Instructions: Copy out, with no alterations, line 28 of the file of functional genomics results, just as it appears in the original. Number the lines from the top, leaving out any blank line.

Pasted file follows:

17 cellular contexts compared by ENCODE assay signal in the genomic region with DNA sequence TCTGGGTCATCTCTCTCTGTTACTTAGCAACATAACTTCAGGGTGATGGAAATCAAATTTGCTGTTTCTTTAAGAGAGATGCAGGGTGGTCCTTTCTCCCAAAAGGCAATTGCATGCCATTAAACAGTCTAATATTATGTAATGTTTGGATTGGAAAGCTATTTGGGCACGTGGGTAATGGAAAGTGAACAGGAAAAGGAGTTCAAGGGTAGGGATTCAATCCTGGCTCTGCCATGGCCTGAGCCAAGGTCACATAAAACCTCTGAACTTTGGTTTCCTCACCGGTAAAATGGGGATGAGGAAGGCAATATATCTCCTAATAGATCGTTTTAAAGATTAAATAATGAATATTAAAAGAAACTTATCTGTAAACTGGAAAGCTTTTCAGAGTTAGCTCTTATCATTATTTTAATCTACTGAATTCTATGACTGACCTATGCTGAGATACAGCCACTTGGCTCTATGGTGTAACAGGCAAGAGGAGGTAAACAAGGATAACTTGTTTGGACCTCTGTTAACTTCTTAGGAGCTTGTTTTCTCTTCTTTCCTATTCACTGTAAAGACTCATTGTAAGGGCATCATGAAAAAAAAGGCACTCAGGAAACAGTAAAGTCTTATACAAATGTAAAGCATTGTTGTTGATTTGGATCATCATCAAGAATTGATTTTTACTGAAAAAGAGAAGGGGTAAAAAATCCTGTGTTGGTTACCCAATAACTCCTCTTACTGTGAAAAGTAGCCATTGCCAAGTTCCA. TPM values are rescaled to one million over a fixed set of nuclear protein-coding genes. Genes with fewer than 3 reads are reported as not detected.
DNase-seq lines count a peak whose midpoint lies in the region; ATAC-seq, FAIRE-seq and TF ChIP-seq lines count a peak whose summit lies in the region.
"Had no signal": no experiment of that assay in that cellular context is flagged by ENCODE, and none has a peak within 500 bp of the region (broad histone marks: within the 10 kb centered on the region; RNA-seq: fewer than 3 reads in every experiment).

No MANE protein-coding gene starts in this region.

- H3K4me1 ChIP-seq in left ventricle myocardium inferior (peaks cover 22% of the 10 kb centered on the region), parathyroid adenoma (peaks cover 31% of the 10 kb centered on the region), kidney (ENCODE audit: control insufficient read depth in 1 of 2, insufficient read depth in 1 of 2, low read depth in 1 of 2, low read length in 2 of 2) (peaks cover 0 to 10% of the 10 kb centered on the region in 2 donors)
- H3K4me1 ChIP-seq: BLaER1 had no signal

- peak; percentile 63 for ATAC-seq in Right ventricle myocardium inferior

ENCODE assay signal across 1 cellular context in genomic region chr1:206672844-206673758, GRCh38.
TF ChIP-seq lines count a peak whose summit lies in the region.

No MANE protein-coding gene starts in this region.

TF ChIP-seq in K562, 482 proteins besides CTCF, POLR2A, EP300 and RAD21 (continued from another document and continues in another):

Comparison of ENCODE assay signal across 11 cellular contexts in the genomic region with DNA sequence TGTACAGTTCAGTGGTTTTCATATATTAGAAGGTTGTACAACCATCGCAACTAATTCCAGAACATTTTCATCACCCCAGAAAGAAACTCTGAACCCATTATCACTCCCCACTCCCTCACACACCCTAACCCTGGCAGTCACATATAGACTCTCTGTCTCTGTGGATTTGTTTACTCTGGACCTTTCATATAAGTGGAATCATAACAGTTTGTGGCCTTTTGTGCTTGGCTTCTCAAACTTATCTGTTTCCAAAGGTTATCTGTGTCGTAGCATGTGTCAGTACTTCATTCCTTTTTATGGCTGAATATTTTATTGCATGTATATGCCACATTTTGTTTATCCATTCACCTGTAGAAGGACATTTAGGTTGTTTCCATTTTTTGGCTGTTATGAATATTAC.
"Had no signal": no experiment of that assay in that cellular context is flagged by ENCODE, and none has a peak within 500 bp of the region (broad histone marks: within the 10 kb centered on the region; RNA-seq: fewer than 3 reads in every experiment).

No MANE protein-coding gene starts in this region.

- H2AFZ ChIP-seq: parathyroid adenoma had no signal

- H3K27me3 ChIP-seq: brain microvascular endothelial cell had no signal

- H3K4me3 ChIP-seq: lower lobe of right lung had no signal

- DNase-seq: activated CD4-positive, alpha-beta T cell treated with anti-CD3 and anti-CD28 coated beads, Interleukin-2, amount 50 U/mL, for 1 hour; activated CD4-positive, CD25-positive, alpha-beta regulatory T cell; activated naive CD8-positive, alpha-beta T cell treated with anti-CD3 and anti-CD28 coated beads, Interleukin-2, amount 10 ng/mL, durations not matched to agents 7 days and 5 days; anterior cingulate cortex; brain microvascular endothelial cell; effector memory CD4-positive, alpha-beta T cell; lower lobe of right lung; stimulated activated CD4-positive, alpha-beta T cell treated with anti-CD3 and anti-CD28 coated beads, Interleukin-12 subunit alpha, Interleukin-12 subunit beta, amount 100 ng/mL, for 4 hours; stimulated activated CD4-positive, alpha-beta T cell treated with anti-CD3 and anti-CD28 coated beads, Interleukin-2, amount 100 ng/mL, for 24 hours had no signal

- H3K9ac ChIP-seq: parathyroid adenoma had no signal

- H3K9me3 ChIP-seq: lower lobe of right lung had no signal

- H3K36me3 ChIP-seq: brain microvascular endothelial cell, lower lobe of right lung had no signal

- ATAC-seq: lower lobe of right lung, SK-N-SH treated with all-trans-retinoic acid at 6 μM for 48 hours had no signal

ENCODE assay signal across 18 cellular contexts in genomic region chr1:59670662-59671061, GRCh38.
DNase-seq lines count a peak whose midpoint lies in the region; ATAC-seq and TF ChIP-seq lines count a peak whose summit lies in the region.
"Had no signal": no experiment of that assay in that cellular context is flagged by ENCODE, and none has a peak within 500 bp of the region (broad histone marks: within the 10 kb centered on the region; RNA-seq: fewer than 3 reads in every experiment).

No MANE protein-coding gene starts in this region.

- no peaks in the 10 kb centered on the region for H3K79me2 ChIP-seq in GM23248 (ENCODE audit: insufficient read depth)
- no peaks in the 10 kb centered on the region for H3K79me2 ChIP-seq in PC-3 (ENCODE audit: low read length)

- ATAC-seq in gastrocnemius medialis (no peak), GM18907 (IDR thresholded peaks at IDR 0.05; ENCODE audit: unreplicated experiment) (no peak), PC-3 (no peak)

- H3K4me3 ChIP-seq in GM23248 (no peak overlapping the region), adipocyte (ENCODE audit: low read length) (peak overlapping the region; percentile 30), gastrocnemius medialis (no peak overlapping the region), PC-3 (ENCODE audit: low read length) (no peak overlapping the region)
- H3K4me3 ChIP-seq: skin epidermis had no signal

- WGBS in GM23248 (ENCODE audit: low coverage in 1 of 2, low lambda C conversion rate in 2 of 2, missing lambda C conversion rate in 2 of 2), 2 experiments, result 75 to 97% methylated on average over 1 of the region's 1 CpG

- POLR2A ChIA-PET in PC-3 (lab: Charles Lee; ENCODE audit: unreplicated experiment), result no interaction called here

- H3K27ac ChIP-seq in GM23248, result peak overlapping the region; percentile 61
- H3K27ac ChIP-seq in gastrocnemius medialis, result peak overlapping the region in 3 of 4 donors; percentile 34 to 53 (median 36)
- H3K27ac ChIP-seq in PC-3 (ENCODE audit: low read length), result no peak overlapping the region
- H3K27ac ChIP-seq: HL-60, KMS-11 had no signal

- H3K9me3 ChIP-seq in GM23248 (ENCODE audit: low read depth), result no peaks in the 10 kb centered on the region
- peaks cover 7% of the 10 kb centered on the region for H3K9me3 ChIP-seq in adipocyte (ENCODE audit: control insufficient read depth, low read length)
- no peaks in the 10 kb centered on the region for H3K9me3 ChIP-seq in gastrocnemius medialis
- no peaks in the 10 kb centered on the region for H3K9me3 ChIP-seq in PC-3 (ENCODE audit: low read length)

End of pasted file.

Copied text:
- no peaks in the 10 kb centered on the region for H3K79me2 ChIP-seq in PC-3 (ENCODE audit: low read length)